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Human and divine - Deccan Herald
Human and divine
S Radha Prathi March 15, 2017
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The Dashavatara, which chronicles the ten manifestations of Lord Vishnu, defines the Lord's role very distinctly. Parashurama Avatara happens to be an exception. The manifestation as Parashurama which precedes Ramavatara finds presence in Krishnavatara also. Parashurama's appearance in both Ramayana and Mahabharata has made some people wonder whether the two epics speak about the same person or different person who lived through the Treta Yuga and Dwapara Yuga.

Towards the end of Parashurama Avatara, Maha Vishnu had completed his mission and was reborn again as Rama. It is believed that in the last portion of Parashurama Avatara and the first portion of Ramavatara there was a combination of the human and the divine. The manifestation of Lord Vishnu as Parashurama lasted till he met Rama. An incident in the Ramayana speaks of a time when Rama was returning to Ayodhya with his bride Sita after his wedding, he was confronted by Parashurama.

The axe wielding Brahmin knew that Rama had broken the Bow of Shiva in the process of stringing it in order to win Sita's hand in marriage. He was aware that the power of Maha Vishnu was split between the two Avataras. Parashurama waylaid Rama and challenged the prince of Ayodhya to prove his prowess by stringing the bow of Maha Vishnu. Rama was struck by the temerity of the Brahmin. He took the bow quietly and did the needful in a trice.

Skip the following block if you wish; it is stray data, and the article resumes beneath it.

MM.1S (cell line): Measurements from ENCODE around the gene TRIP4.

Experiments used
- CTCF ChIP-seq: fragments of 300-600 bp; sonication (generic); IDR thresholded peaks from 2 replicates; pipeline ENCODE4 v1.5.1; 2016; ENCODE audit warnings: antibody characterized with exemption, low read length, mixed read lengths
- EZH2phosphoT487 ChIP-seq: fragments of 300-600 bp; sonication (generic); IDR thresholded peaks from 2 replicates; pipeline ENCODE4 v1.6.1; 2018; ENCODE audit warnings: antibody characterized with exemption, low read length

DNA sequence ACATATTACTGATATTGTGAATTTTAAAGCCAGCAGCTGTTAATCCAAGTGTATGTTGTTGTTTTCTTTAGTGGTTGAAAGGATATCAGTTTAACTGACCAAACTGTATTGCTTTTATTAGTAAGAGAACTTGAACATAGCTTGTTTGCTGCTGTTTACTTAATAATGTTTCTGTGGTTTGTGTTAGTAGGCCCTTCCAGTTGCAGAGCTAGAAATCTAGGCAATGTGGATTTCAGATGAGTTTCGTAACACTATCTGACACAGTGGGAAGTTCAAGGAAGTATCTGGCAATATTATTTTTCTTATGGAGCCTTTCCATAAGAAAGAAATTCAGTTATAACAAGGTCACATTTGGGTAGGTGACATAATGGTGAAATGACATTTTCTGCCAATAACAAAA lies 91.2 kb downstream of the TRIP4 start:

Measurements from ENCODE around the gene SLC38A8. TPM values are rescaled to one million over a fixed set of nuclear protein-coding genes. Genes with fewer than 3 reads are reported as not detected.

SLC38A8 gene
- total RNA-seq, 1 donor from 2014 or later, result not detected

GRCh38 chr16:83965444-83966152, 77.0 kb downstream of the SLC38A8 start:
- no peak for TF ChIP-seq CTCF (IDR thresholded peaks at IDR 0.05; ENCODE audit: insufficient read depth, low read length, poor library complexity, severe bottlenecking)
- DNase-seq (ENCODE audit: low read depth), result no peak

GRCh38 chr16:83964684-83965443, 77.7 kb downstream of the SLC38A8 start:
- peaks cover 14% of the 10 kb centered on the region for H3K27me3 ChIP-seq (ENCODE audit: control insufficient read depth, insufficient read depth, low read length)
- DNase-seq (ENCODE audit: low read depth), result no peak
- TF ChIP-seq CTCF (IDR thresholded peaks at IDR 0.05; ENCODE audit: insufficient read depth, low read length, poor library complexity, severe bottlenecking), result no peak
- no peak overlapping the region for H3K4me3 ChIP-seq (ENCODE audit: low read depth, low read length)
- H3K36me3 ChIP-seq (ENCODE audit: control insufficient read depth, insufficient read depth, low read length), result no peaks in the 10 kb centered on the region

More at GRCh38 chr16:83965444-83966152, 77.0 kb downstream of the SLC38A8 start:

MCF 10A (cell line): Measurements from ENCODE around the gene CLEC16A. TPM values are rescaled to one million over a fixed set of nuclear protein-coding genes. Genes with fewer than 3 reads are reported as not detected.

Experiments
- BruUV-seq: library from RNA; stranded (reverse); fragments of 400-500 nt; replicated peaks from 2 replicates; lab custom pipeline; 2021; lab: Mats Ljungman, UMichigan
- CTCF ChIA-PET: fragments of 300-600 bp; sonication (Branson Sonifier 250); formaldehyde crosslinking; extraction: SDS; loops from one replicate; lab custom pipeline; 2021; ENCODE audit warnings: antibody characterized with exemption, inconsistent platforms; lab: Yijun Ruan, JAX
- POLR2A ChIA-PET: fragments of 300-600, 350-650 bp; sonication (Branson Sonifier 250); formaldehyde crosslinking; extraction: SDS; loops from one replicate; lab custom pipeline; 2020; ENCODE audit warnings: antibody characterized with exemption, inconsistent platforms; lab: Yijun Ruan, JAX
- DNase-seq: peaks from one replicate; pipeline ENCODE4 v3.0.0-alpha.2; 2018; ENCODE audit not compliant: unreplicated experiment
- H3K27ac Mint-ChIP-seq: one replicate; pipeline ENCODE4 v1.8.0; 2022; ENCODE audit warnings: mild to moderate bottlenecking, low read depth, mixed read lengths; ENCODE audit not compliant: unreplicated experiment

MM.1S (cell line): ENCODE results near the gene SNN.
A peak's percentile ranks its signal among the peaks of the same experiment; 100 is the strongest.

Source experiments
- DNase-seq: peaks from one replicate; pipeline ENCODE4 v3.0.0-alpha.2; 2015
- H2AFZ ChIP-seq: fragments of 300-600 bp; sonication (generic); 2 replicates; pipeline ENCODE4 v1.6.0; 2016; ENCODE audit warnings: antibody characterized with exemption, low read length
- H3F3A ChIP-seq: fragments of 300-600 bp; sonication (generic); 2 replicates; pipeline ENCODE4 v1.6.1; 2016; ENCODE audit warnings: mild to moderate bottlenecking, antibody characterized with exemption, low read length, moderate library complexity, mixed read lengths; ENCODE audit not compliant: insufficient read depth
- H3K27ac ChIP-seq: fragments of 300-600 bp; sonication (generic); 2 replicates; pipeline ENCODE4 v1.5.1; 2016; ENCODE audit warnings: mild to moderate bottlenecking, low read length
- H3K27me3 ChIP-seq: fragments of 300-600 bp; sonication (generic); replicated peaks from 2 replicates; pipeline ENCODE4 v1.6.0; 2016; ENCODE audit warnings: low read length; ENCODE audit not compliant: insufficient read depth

In that moment, the component of Maha Vishnu in Parashurama merged with that of Rama. However, the body of the Brahmin in which the Lord resided continued to live as sage Parashurama. As Raghava handed over the bow to Parashurama, he laid a condition. He told the ascetic that the latter could forfeit the merits of his penance or his physical mobility as a sign of his penitence.

Interestingly, Parashurama surrendered the Punya he had garnered over his lifetime and opted the power to be on his feet so that he could retire to the Mahendra mountains and spend his days in prayers. He went on to tutor great pupils like Bheeshma and Karna as he went on to live as the contemporary of Sri Krishna. The Lord reiterated the theory of Karma was applicable to one and all himself included!

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